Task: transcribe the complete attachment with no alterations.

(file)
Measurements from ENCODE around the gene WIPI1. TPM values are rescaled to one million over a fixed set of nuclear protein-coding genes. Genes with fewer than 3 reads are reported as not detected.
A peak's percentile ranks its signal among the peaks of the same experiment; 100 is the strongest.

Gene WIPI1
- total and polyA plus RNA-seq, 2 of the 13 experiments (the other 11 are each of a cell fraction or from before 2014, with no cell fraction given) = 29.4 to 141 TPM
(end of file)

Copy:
Measurements from ENCODE around the gene WIPI1. TPM values are rescaled to one million over a fixed set of nuclear protein-coding genes. Genes with fewer than 3 reads are reported as not detected.
A peak's percentile ranks its signal among the peaks of the same experiment; 100 is the strongest.

Gene WIPI1
- total and polyA plus RNA-seq, 2 of the 13 experiments (the other 11 are each of a cell fraction or from before 2014, with no cell fraction given) = 29.4 to 141 TPM